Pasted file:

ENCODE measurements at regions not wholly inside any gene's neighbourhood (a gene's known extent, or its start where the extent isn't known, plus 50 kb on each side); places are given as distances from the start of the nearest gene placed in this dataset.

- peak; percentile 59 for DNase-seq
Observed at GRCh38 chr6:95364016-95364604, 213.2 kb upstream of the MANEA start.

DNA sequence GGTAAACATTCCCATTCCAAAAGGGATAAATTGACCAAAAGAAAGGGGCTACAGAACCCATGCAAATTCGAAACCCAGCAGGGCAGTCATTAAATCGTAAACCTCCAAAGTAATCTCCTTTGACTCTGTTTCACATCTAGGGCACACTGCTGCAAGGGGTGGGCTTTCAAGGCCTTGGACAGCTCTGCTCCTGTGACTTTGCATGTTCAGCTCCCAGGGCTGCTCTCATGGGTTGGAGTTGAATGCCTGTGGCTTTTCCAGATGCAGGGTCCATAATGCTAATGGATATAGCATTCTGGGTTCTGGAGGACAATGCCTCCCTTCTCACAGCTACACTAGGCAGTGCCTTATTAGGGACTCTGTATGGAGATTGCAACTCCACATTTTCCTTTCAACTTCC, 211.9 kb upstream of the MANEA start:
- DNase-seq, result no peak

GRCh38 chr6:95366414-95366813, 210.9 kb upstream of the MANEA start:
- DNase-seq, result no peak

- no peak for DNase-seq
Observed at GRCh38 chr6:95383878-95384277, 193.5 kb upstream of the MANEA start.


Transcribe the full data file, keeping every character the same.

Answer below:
ENCODE measurements at regions not wholly inside any gene's neighbourhood (a gene's known extent, or its start where the extent isn't known, plus 50 kb on each side); places are given as distances from the start of the nearest gene placed in this dataset.

- peak; percentile 59 for DNase-seq
Observed at GRCh38 chr6:95364016-95364604, 213.2 kb upstream of the MANEA start.

DNA sequence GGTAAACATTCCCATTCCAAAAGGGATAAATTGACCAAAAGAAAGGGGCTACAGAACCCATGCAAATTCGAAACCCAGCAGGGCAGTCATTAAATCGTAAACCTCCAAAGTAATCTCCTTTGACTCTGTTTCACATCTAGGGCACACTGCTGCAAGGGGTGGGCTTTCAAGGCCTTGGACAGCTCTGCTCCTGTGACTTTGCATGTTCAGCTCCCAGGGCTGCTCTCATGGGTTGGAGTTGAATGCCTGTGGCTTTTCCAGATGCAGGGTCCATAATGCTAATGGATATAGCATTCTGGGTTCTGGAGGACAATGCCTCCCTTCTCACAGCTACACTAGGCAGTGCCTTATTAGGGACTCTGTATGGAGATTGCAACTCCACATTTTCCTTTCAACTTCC, 211.9 kb upstream of the MANEA start:
- DNase-seq, result no peak

GRCh38 chr6:95366414-95366813, 210.9 kb upstream of the MANEA start:
- DNase-seq, result no peak

- no peak for DNase-seq
Observed at GRCh38 chr6:95383878-95384277, 193.5 kb upstream of the MANEA start.